Initially, I was interested in photographing in the west out of a longing for the space and solitude that I had grown up with in Central Washington.  Desert and farmland blend In a valley called The Roza, situated between the Rattlesnake and the Horse Heaven Hills, which run along either side of the Yakima Valley.  This inner imperative stayed with me as I expanded my range, and on one level I was simply measuring my vision of the land against the memories of my childhood. I felt free to roam in the pictures I made, through both place and time.

I was less interested in the genre of conventional landscape photography, and more interested in thinking of the land as a dynamic Visual Theater.  I was fascinated by the clash of events that would take place where the road meets the land, the points of rupture where humans meet nature.  I was interested in the constant flickering of events that moved through my view as I was driving on both back roads and highways.   Drifting was important to me, and I was constantly aware that I could not see what was there, while I was here.  Within this fabric of beauty and wildness, disturbances both creative and destructive are on display, many times having ironic consequences.  Like language itself, or watching a movie, images and meanings are re-combining constantly.  It is within these concerns of mapping out connections within ever changing visual information, that my work in the land held some of the same concerns as the constructed imagery I was pursuing in the studio during these same years.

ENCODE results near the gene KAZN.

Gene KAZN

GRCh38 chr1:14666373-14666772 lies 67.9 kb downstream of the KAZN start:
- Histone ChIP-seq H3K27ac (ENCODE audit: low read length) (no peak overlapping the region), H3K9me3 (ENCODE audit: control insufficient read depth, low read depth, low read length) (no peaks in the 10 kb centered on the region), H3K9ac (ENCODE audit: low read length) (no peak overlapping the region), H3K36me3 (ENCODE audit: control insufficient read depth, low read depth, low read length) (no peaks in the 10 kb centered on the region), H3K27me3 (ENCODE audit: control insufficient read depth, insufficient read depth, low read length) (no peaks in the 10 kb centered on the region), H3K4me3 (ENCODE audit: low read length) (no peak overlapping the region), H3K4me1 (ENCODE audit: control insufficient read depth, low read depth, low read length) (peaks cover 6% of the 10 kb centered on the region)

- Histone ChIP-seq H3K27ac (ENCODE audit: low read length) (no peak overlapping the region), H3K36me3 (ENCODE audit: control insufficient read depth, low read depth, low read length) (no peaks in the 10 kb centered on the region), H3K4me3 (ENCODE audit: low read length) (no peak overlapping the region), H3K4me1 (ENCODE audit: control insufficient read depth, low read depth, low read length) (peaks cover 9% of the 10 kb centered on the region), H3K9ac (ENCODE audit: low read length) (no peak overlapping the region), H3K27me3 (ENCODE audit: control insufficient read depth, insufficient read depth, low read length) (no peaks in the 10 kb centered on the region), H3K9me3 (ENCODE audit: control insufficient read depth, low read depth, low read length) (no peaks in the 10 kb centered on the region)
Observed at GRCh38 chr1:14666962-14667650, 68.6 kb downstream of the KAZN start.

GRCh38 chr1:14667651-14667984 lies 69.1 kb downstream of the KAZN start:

Reflected in the work also is an attention to the land as body.  The way we use and occupy the land, the way a boat cuts through water, a road coursing through a devastated landscape, drainage pipes emerging from the land, a tire stuck in a crevice of rock - all possess an uncanny sense of both the medical and the sexual.  I was interested in the wound created within the way that we occupy the land: there is no easy divide between the land and our own image.  The flickering back and forth between land and culture typifies the west in a sometimes easy, sometimes uneasy relationship.  A leisurely but also disheveled and antagonistic way that we interact with the land was compelling to me.

And then, of course, there is always beauty: impossible to resist.